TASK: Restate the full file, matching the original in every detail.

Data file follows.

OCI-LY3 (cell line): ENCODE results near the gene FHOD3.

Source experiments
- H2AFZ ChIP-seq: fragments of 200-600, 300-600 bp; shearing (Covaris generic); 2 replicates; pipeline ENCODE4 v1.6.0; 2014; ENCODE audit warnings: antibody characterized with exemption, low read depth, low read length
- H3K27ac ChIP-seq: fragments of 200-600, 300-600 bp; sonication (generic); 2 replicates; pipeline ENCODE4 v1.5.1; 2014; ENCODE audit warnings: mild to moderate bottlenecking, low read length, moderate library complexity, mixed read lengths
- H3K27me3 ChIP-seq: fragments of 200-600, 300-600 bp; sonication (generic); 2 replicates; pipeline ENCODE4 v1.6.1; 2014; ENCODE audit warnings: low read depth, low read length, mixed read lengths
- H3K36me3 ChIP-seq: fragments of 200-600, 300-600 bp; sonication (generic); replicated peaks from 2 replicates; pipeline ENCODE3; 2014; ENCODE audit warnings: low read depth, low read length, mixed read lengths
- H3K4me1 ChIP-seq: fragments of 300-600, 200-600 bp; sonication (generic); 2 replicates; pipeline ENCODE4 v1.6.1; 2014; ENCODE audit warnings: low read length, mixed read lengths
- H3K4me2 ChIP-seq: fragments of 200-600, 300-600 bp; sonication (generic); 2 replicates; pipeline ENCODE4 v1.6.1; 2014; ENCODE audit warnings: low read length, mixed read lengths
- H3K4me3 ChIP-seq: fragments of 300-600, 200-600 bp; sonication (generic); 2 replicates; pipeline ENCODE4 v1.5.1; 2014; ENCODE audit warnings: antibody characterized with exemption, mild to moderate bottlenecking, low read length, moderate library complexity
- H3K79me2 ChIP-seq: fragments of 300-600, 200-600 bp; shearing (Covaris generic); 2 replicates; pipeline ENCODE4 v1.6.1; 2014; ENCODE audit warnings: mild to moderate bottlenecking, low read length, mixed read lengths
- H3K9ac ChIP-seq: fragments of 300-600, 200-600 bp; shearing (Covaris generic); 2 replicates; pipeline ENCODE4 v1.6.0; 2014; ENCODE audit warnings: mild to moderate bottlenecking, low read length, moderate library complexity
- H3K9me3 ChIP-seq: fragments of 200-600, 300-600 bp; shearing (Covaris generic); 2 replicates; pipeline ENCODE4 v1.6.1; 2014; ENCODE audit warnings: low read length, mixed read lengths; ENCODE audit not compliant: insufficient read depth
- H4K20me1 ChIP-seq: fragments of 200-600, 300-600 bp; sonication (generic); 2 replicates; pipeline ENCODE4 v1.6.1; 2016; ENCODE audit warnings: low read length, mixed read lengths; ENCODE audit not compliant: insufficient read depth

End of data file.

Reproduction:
OCI-LY3 (cell line): ENCODE results near the gene FHOD3.

Source experiments
- H2AFZ ChIP-seq: fragments of 200-600, 300-600 bp; shearing (Covaris generic); 2 replicates; pipeline ENCODE4 v1.6.0; 2014; ENCODE audit warnings: antibody characterized with exemption, low read depth, low read length
- H3K27ac ChIP-seq: fragments of 200-600, 300-600 bp; sonication (generic); 2 replicates; pipeline ENCODE4 v1.5.1; 2014; ENCODE audit warnings: mild to moderate bottlenecking, low read length, moderate library complexity, mixed read lengths
- H3K27me3 ChIP-seq: fragments of 200-600, 300-600 bp; sonication (generic); 2 replicates; pipeline ENCODE4 v1.6.1; 2014; ENCODE audit warnings: low read depth, low read length, mixed read lengths
- H3K36me3 ChIP-seq: fragments of 200-600, 300-600 bp; sonication (generic); replicated peaks from 2 replicates; pipeline ENCODE3; 2014; ENCODE audit warnings: low read depth, low read length, mixed read lengths
- H3K4me1 ChIP-seq: fragments of 300-600, 200-600 bp; sonication (generic); 2 replicates; pipeline ENCODE4 v1.6.1; 2014; ENCODE audit warnings: low read length, mixed read lengths
- H3K4me2 ChIP-seq: fragments of 200-600, 300-600 bp; sonication (generic); 2 replicates; pipeline ENCODE4 v1.6.1; 2014; ENCODE audit warnings: low read length, mixed read lengths
- H3K4me3 ChIP-seq: fragments of 300-600, 200-600 bp; sonication (generic); 2 replicates; pipeline ENCODE4 v1.5.1; 2014; ENCODE audit warnings: antibody characterized with exemption, mild to moderate bottlenecking, low read length, moderate library complexity
- H3K79me2 ChIP-seq: fragments of 300-600, 200-600 bp; shearing (Covaris generic); 2 replicates; pipeline ENCODE4 v1.6.1; 2014; ENCODE audit warnings: mild to moderate bottlenecking, low read length, mixed read lengths
- H3K9ac ChIP-seq: fragments of 300-600, 200-600 bp; shearing (Covaris generic); 2 replicates; pipeline ENCODE4 v1.6.0; 2014; ENCODE audit warnings: mild to moderate bottlenecking, low read length, moderate library complexity
- H3K9me3 ChIP-seq: fragments of 200-600, 300-600 bp; shearing (Covaris generic); 2 replicates; pipeline ENCODE4 v1.6.1; 2014; ENCODE audit warnings: low read length, mixed read lengths; ENCODE audit not compliant: insufficient read depth
- H4K20me1 ChIP-seq: fragments of 200-600, 300-600 bp; sonication (generic); 2 replicates; pipeline ENCODE4 v1.6.1; 2016; ENCODE audit warnings: low read length, mixed read lengths; ENCODE audit not compliant: insufficient read depth